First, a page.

Thursday, June 19, 2008

Charity is not Romantic

This is the fourth week that we are hosting displaced people in our church hall.
And that which began with chaotic good humour has now become a more considered act of charity. We have invented systems for feeding people, clothing them, and housing them. We have learned how to estimate the food requirements, and how much soap and toilet paper will get used each day. But the congregation is getting tired – what some call “donor fatigue”.

The refugees have also adapted. They began as a disorientated collection of individuals. The only thing that they had in common was an experience of rejection and loss of both property and dignity. Four weeks later they have begun to recover some independence. Many leave our premises during the day to go to work. And the women report each morning to the office to discuss catering arrangements and other housekeeping needs. But the newly forming community is showing rifts.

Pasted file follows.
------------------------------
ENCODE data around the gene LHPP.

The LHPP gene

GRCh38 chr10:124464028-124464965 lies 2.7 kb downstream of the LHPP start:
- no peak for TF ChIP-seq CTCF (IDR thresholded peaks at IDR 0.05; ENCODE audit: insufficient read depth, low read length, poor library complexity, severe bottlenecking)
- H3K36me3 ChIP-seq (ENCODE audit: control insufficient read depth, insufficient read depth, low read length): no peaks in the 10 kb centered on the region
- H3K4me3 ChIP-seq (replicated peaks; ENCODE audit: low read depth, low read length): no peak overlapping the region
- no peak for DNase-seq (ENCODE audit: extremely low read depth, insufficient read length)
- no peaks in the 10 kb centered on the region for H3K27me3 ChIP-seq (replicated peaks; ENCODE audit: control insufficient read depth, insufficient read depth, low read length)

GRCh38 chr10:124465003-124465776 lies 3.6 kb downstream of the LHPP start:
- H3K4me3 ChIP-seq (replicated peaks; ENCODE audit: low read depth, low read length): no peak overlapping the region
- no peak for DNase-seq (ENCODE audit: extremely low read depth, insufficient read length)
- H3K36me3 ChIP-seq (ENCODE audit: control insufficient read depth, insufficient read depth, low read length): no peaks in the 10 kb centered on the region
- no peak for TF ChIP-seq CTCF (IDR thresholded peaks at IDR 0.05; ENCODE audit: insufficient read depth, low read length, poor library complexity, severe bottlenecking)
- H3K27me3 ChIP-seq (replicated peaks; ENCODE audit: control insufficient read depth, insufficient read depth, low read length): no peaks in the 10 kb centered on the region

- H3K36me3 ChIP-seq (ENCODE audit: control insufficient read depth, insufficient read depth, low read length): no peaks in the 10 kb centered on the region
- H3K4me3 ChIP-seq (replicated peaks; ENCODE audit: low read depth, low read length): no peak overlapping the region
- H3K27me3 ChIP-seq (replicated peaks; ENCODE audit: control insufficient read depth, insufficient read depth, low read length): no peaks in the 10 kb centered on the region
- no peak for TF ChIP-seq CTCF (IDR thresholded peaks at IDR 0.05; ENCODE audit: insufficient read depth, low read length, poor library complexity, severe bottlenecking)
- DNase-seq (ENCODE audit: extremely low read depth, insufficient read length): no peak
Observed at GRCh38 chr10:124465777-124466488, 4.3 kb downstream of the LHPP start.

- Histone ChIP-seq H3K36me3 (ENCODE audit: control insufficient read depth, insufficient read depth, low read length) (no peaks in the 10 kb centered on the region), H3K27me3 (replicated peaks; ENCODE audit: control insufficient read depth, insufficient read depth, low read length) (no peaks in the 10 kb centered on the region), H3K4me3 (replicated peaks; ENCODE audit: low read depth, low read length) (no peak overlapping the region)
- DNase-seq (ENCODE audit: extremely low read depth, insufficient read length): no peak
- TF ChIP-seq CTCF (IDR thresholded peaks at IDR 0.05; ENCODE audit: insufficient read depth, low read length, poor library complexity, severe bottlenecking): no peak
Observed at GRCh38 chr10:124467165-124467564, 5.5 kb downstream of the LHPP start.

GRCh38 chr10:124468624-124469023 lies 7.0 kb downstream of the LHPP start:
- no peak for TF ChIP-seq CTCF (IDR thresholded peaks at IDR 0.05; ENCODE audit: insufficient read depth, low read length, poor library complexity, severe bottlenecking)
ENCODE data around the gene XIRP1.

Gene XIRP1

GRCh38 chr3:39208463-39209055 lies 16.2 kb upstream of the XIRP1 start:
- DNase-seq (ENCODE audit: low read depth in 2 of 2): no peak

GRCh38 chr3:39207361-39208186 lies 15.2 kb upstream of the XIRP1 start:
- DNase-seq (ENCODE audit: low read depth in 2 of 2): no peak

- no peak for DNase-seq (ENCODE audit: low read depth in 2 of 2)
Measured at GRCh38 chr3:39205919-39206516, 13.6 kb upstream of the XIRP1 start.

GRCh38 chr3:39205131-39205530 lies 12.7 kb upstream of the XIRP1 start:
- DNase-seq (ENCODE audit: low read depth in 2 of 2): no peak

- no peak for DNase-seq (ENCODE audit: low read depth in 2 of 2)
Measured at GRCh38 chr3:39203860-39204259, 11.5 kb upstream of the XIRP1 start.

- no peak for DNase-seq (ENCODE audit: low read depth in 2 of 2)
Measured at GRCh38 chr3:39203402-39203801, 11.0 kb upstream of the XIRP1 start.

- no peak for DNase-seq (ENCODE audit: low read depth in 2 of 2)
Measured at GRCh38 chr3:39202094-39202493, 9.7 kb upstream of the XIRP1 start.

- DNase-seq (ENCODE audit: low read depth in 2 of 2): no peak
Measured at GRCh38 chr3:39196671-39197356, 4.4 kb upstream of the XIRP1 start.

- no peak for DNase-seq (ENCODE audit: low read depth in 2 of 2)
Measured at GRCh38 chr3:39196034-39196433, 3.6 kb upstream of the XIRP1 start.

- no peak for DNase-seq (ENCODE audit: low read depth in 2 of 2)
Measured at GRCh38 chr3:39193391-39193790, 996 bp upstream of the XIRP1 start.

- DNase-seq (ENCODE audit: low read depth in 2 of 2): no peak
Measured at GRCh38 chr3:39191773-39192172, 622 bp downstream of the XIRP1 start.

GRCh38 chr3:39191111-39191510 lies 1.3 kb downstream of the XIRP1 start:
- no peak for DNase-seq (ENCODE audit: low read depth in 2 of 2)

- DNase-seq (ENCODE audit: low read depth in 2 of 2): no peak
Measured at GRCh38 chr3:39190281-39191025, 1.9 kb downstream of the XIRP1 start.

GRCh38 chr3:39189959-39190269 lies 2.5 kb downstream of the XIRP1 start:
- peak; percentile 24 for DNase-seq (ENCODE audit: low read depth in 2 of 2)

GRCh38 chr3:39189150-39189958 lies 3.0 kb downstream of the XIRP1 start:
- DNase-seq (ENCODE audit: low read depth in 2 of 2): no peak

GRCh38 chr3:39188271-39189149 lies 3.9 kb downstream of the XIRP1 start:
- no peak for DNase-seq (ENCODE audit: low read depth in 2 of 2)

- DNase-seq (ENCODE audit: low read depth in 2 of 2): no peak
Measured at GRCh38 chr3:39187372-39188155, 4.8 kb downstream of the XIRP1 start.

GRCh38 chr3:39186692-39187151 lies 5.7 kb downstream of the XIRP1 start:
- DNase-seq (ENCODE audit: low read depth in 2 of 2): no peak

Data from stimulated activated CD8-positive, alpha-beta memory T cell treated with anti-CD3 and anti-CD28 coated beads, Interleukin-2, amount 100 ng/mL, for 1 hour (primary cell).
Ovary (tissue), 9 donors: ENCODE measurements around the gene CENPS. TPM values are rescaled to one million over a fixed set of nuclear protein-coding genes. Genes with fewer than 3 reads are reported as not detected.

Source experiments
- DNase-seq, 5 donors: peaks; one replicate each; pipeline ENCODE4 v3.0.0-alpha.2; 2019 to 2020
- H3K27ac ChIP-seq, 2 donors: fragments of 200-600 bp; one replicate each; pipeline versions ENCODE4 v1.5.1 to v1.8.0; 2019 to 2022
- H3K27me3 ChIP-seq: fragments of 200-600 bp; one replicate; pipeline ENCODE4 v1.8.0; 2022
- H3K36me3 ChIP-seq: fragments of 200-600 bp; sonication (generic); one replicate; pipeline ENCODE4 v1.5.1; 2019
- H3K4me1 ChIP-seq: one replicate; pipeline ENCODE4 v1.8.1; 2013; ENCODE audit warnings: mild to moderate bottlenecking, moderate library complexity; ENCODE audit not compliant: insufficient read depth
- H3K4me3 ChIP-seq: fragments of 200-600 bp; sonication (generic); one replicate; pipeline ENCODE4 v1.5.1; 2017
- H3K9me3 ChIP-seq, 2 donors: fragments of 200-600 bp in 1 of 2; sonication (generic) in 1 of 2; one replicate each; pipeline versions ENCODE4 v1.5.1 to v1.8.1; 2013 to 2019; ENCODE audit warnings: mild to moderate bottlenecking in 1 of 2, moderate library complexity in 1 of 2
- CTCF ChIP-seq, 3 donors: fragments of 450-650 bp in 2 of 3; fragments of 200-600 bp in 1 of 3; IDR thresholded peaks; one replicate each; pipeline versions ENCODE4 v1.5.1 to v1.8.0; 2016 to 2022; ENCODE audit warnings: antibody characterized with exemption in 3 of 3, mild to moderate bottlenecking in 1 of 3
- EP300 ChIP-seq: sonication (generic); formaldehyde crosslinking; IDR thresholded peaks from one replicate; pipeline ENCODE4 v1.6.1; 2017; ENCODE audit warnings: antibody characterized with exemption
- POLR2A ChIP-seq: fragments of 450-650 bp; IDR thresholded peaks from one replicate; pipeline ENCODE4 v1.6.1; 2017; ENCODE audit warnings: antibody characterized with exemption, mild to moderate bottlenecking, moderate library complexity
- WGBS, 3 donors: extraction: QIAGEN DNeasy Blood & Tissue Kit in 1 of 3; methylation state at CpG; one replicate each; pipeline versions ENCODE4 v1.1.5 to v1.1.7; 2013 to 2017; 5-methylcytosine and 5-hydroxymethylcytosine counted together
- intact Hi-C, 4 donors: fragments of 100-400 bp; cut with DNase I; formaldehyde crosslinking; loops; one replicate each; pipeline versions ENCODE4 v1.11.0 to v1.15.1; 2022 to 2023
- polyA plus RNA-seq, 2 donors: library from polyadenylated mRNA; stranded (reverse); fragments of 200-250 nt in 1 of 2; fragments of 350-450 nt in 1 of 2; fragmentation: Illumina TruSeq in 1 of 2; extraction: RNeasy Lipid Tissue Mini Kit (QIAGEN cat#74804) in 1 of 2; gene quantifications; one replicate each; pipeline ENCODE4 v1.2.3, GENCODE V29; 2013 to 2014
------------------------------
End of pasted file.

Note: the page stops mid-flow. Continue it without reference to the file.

The family units provide leadership in terms of cooking the food, and organizing community life. But there is a large group of young men who go out in the late afternoon and do not return until late at night. They often show signs of having been drinking – and on their arrival they demand food. This has caused tensions, and I suspect has led to some of our guests choosing to move out.

Today two family units moved out.
And tomorrow there will be unhappiness, because the cooks have now gone, as has Baba Abel, who acted as the glue to hold the community together.

So pray for us tomorrow.

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